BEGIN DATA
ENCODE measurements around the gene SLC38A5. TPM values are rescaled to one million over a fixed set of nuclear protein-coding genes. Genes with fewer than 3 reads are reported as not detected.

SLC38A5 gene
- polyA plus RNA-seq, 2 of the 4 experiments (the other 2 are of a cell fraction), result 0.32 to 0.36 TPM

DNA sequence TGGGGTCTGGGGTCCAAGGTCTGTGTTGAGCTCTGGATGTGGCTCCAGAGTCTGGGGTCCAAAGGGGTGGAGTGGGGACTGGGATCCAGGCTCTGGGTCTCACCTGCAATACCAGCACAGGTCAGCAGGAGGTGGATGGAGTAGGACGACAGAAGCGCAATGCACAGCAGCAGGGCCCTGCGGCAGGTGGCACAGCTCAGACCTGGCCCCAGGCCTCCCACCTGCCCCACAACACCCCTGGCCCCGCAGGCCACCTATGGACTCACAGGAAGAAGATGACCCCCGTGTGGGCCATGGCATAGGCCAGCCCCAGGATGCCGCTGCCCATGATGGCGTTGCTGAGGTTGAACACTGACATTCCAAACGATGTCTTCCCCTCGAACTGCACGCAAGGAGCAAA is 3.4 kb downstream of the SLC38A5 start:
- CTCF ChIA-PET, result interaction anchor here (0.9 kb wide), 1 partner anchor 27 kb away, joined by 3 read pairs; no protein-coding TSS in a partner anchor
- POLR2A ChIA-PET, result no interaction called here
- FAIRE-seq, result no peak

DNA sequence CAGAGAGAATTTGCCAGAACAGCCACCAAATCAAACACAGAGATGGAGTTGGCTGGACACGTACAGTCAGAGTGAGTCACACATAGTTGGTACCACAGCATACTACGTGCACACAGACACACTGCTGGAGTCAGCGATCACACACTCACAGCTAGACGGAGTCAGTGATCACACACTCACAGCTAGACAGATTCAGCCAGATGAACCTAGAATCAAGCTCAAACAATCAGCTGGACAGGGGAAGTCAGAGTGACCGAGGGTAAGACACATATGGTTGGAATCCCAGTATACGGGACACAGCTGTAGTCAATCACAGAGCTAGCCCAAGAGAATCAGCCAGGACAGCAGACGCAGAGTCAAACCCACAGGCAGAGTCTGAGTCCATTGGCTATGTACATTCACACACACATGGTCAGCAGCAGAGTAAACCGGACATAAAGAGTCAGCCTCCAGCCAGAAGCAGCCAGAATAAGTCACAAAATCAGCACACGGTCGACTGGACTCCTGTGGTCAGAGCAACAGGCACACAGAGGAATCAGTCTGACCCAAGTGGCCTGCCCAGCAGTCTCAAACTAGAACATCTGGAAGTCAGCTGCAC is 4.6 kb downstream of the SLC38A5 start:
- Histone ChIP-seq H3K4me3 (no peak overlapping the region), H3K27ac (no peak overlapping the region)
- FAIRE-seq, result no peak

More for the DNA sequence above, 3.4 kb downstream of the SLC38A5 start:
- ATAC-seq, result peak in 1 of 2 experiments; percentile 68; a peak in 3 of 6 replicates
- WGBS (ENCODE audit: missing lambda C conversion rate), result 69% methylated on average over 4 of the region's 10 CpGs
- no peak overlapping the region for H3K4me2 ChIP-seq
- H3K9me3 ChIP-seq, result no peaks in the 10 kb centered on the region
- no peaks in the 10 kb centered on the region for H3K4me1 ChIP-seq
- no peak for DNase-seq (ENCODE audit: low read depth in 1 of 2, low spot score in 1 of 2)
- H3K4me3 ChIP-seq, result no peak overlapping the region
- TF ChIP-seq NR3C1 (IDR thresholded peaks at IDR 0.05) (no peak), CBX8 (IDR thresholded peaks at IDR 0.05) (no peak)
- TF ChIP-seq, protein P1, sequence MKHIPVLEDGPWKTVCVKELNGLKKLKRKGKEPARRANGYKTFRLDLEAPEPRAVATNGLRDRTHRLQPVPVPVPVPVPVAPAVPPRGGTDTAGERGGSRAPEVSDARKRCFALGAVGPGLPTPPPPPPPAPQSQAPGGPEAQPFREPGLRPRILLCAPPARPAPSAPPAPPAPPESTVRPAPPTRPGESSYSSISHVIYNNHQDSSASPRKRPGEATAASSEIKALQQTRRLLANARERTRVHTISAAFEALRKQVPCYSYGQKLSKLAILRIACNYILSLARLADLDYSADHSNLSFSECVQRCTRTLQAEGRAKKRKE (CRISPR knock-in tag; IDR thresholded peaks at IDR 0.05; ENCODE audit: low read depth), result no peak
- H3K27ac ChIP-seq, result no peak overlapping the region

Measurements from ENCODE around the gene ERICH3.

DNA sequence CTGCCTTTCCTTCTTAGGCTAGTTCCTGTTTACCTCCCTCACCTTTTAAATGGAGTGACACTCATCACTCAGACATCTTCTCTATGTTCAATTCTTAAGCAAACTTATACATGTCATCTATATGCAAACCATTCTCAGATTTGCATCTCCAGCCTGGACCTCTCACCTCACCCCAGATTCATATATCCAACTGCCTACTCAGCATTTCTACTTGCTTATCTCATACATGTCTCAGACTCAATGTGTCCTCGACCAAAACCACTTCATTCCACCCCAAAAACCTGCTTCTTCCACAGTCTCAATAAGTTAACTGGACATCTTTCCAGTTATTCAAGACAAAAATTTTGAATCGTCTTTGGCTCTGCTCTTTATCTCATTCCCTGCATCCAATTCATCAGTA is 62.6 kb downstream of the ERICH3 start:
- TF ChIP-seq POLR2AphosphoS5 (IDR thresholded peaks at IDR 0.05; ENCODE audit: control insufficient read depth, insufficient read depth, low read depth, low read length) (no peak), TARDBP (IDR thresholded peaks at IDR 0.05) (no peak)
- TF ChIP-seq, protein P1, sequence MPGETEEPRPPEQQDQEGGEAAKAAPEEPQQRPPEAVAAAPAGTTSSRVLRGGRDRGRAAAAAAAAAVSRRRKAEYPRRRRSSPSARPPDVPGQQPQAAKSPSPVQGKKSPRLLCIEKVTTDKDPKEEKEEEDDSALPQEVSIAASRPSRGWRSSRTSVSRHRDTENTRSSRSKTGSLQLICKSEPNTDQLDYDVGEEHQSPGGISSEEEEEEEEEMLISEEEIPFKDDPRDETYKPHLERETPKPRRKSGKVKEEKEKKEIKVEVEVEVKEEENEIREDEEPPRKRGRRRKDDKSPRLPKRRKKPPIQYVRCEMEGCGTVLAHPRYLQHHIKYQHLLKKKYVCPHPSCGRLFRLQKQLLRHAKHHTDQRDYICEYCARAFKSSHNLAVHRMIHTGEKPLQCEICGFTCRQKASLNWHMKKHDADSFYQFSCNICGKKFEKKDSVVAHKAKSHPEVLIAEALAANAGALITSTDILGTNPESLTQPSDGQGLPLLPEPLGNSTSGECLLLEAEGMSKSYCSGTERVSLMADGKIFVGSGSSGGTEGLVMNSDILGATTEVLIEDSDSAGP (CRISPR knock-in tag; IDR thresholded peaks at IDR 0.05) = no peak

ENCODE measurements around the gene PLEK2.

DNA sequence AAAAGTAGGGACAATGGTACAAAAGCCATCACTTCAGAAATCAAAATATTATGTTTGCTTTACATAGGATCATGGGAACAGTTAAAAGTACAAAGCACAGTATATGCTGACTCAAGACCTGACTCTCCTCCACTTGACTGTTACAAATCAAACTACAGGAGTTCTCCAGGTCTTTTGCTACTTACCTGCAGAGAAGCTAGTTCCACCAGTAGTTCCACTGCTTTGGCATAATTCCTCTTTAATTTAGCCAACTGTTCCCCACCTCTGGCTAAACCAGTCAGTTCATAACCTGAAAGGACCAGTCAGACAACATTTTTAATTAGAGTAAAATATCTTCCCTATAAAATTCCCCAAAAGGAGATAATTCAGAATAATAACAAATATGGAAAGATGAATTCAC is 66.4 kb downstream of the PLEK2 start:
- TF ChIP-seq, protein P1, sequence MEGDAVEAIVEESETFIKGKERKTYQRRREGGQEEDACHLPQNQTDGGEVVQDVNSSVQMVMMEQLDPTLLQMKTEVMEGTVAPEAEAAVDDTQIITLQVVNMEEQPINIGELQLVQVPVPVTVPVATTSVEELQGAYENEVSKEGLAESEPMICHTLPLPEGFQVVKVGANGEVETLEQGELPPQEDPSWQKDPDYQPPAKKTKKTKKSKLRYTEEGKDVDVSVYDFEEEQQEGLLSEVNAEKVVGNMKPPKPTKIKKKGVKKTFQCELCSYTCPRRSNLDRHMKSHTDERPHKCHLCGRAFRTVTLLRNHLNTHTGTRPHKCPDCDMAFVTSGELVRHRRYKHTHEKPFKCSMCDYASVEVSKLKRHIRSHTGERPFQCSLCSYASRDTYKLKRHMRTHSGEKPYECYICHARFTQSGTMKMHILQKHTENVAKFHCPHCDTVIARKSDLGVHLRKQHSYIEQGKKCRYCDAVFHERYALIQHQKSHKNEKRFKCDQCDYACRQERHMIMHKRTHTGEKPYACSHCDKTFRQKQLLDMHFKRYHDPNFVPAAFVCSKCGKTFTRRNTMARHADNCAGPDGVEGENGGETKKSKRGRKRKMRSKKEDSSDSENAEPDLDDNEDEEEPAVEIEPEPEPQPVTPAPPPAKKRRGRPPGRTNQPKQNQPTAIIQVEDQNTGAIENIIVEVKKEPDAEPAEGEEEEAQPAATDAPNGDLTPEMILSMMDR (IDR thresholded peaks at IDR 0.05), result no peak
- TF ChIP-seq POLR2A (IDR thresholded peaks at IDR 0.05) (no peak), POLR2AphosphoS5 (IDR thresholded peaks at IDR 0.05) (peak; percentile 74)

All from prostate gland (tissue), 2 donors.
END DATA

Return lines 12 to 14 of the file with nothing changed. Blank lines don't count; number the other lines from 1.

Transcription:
- ATAC-seq, result peak in 1 of 2 experiments; percentile 68; a peak in 3 of 6 replicates
- WGBS (ENCODE audit: missing lambda C conversion rate), result 69% methylated on average over 4 of the region's 10 CpGs
- no peak overlapping the region for H3K4me2 ChIP-seq